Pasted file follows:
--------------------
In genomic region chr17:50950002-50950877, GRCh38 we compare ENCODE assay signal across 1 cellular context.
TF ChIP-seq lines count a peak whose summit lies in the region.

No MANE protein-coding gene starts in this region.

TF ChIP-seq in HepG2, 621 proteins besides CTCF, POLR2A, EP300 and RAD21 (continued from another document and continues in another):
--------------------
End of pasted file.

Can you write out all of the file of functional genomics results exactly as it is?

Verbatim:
In genomic region chr17:50950002-50950877, GRCh38 we compare ENCODE assay signal across 1 cellular context.
TF ChIP-seq lines count a peak whose summit lies in the region.

No MANE protein-coding gene starts in this region.

TF ChIP-seq in HepG2, 621 proteins besides CTCF, POLR2A, EP300 and RAD21 (continued from another document and continues in another):